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FEATURE: Bun B, Life After Death

With the untimely passing of Pimp C two years ago, most thought it was the end of UGK. However, surviving member Bun B carried on the group’s legacy and orchestrated one final album, the appropriately titled UGK 4 Life. Despite already being an established solo artist, Bun still found it difficult carrying the Underground Kingz crown without his partner in rhyme. The Port Arthur, Texas native pushes on, steadily promoting the album and making sure that fans don’t forget the Pimp C’s name. In fact, a full eight months after releasing the LP, Bun B just dropped a remix video for “She Luv It,” featuring Slim Thug and Killa Kyleon, last week. caught up with the Texas titan, who’s completing his third solo album Trill OG, to discuss how he got his wife to agree to a strip club video shoot, how he knew 50 Cent before he got shot and respond to commenters labeling Pimp one of the funniest rappers of all time. How difficult has been promoting UGK 4 Life without Pimp being around?

Bun B: I think the biggest issue I had was the emotional factor. We were very fortunate that Pimp left a lot of good music. It was just important that we weren’t exploiting this project, that we did justice to it and weren’t taking advantage of the situation. Y’all just dropped the “She Luv It (Remix),” which was shot in a strip club. How’d the whole idea come together?

Bun B: The idea actually came when I got a call from someone hosting parties at a strip club in Houston called the Player’s Club. I don’t normally do anything at strip clubs because I’m married, but it came to a point where they offered a lot of money and even my wife was like, “You can’t turn that down, it’ll be crazy.” So your wife was cool with it?

Bun B: It’s the YouTube age so you can’t do anything anyway, because people will take pictures or tweet it, so she was a lot more comfortable with me in that kind of a setting. I started thinking, How do we maximize going to this strip club? Well, I thought let’s go and shoot a video. I only got one video that I can probably shoot there and it was for “She Luv It,” because it’s a strip club type of song. But “She Luv It” is UGK, Pimp got a verse, I got a verse, we go back and forth, but I said who do I know who can put work in [for a remix] in a quick amount of time. Locally, Slim Thug is always good, Killa Kyleon is always good. They did the song the same day I gave them the music. Is your label paying for the video or you’re doing it yourself?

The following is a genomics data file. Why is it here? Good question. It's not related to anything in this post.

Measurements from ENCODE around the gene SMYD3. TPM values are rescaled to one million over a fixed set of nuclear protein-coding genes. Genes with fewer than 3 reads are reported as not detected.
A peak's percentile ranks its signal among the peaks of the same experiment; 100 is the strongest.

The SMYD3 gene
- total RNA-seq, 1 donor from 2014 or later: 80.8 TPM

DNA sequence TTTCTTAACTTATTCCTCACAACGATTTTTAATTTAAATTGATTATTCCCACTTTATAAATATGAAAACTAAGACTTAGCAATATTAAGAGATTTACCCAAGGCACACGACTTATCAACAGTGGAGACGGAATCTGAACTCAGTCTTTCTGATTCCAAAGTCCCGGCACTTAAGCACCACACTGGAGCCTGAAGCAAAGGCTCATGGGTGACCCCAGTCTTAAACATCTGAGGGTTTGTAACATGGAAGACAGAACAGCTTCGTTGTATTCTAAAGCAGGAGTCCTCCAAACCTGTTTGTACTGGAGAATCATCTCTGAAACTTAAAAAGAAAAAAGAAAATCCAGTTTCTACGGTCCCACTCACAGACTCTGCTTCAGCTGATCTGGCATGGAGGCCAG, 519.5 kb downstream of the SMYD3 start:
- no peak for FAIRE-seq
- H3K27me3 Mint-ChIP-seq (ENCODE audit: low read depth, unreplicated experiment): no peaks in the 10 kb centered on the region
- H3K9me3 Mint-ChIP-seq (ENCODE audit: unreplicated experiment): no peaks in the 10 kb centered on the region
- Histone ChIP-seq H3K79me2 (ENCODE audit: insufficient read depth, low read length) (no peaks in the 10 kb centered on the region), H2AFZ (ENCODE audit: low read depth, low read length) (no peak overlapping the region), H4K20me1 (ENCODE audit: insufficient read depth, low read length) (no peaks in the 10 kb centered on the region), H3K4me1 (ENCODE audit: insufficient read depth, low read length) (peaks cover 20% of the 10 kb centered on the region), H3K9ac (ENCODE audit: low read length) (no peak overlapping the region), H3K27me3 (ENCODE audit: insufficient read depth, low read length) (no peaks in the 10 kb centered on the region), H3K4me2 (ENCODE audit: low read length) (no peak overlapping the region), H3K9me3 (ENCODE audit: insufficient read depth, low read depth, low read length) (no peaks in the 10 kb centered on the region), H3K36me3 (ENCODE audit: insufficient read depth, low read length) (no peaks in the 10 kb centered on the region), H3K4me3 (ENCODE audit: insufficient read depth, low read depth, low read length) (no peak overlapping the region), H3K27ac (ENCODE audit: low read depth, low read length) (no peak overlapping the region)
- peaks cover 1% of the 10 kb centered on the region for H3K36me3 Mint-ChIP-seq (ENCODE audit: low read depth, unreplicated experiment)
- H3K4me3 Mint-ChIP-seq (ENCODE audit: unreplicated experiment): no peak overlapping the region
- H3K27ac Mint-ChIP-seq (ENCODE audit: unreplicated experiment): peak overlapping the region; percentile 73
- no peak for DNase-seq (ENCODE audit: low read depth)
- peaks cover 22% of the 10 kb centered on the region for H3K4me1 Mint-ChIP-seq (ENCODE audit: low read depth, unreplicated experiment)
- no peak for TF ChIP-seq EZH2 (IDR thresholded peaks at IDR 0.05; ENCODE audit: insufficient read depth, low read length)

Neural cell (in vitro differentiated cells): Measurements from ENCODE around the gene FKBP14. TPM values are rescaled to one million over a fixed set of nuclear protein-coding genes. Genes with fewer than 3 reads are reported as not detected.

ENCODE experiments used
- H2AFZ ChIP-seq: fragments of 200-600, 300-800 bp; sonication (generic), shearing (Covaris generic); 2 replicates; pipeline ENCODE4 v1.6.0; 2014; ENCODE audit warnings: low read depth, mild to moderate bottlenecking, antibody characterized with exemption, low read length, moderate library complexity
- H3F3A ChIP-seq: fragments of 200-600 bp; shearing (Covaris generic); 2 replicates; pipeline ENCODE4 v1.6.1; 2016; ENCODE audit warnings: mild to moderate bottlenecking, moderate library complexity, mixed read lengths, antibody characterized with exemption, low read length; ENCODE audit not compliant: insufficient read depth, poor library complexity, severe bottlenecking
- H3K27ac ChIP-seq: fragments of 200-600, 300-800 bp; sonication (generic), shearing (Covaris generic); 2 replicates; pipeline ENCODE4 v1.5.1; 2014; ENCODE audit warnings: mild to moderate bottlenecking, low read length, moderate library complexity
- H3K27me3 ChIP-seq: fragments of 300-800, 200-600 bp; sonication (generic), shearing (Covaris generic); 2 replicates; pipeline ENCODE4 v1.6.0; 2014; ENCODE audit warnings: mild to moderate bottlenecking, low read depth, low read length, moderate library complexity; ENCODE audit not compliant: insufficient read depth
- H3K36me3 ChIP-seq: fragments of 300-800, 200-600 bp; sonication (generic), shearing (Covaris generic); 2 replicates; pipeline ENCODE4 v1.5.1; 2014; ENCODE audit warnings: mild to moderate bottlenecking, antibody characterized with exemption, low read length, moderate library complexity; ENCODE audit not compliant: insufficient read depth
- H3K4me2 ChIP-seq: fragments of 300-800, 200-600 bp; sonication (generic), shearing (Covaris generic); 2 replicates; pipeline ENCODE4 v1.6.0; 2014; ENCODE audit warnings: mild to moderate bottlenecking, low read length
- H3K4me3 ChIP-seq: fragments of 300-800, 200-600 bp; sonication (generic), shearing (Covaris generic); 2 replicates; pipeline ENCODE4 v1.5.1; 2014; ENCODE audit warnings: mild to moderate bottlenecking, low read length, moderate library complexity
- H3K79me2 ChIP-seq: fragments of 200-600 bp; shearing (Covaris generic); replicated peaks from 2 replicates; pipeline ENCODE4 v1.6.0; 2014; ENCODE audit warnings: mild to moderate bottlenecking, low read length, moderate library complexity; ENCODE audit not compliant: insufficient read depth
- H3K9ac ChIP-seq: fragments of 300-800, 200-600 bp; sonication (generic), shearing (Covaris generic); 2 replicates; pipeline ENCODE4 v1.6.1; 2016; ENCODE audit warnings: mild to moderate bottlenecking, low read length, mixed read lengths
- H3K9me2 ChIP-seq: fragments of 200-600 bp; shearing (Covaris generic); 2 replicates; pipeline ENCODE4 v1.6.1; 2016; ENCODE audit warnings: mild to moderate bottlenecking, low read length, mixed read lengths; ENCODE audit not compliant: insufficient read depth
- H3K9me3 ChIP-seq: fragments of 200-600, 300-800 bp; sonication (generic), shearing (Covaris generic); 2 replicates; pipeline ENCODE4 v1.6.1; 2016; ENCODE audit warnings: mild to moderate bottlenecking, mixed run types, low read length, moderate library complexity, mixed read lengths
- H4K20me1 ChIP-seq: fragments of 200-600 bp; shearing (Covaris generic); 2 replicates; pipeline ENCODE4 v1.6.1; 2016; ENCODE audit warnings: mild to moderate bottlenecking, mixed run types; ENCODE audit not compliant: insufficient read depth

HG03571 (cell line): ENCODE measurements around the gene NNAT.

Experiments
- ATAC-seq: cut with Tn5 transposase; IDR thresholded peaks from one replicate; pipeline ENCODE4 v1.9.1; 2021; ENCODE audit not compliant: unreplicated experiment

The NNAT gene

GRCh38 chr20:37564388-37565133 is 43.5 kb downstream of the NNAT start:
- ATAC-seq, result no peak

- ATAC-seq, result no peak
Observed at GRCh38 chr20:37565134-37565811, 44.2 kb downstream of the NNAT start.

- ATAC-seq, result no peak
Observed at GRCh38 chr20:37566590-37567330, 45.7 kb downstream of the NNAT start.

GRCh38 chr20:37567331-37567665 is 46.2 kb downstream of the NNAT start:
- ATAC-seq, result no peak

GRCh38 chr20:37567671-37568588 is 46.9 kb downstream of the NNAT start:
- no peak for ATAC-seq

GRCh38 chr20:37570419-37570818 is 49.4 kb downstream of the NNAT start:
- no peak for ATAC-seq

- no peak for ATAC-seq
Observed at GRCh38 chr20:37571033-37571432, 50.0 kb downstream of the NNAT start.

Bun B: We did this ourselves. It’s not a single we could release commercially or service to radio. It’s a strip club song. The video didn’t take a lot of time or hardly any money. Are you currently working on a new solo album?

Bun B: I just started on a Trill OG, which is targeted for the first quarter next year to take advantage of the Superbowl weekend, All-Star weekend, MAGIC convention and all these opportunties where you can market and promote yourself to a lot of people in one time. At the Superbowl weekend you can touch 100,000 people in one weekend. We dealing with a lot of people, working with J.U.S.T.I.C.E League, Cool & Dre, DJ Premier, in-house producers… So I’m just gonna try and offer people music that makes sense for the club, car, iPod and at the stadium. Last month we did a feature on the site where we listed funny rappers that should do stand-up. A lot of the commenters suggested that Pimp C should have been included. What do you think about that kind of perception of him being funny?

Bun B: It doesn’t bother me at all. Pimp took a lighthearted approach to a lot of things and people. If you knew Pimp C at all, that’s how he worked. When you think about the funniest comedians, they tell the truth. The more honest they are, the more funny they are. You’re one of the few artists that gets universal love from newjacks and veterans. Why do you think you get so much love from fans and peers?

Bun B: It hasn’t been that long [since] I was that guy. I was looking at people like KRS-One, Ice Cube and they actually open themselves up and were encouraging and taught how to maneuver through the obstacles that you find yourself in this music industry. With a name like Underground Kingz, which is so specific, I always felt like if we gonna call ourselves UGK, we better have knowledge of all the aspects of the underground. UGK are the underdogs so I’ve always had a soft spot in my heart for the underdog. Everything is always changing but UGK is always embracing the new generation. If you look back at all the different people that I’ve worked with, like Cash Money, Young Jeezy. I was there for the first Trick Daddy album, for 50 Cent’s first album. I was friends with 50 before he got stabbed, much less shot. I’ve just been real lucky to have different call me and turn me on to different artists. How’d you know about 50 all the way from Texas at the early stages of his career?

Bun B: With 50 Cent, that was a call that came from Tone [of the Trackmasters], like yo, “I got this kid, he’s signed to JMJ, he’s hot, he’s from New York, but his style was a little like what you’re doing in the South.” Same thing with Jeezy, my man D-Money called me and said, “I got this young boy he’s in the streets but he’s trying to do his rap thing right now. He’s got a nice sound, a movement to him.” Hopefully, when you look at the next generation of people, like Wale, Cool Kids, Kids in the Hall, Donnis, Curren$y, people like that, you’re seeing the same things that you saw people in the past generation who blew up and really took advantage of the game. Hopefully they’ll get an opportunity. Everything in life is a cycle and the generation of artists that came up on my music, I see the new generation do what I do and take it further. —Slav Kandyba

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